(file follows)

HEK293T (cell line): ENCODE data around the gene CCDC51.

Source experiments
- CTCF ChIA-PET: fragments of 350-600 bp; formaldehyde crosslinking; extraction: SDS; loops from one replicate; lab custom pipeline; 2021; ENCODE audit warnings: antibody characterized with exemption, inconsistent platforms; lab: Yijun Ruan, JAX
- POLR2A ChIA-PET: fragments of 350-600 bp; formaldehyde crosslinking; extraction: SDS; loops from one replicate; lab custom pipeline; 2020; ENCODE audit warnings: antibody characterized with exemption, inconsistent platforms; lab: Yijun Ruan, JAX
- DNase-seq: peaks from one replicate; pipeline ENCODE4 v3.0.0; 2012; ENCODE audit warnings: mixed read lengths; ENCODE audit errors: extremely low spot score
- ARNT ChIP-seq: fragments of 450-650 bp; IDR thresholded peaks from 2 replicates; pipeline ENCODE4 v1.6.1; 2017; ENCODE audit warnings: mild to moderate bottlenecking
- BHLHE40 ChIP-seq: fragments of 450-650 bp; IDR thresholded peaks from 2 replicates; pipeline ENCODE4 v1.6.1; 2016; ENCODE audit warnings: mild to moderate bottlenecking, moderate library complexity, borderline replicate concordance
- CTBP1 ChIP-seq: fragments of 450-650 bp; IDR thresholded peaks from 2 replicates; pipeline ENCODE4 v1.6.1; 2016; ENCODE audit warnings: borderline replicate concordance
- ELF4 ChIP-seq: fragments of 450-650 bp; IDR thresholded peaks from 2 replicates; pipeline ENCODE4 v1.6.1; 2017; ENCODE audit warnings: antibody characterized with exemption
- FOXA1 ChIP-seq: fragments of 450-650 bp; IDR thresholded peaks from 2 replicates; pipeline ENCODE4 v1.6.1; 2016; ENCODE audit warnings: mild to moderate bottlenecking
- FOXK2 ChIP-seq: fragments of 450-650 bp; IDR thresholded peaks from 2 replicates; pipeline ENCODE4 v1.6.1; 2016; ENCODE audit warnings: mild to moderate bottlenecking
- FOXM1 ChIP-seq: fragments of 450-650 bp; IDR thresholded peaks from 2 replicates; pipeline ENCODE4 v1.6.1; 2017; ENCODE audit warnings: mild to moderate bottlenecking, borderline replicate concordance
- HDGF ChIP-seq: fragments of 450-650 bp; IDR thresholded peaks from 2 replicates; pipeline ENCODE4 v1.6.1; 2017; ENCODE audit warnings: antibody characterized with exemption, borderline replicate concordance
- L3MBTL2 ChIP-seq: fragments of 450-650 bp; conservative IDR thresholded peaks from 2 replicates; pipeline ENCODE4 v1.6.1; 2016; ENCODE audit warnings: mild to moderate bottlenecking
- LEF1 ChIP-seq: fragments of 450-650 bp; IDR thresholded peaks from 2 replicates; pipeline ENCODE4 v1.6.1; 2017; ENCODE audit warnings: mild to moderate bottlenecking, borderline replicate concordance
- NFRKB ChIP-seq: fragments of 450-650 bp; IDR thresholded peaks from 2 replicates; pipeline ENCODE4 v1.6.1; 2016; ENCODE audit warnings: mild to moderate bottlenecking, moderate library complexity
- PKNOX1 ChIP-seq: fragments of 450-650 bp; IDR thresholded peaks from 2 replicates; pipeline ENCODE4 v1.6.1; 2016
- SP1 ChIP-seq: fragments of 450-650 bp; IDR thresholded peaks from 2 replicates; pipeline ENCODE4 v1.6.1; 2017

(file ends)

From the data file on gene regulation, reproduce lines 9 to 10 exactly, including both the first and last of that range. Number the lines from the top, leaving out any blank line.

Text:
- ELF4 ChIP-seq: fragments of 450-650 bp; IDR thresholded peaks from 2 replicates; pipeline ENCODE4 v1.6.1; 2017; ENCODE audit warnings: antibody characterized with exemption
- FOXA1 ChIP-seq: fragments of 450-650 bp; IDR thresholded peaks from 2 replicates; pipeline ENCODE4 v1.6.1; 2016; ENCODE audit warnings: mild to moderate bottlenecking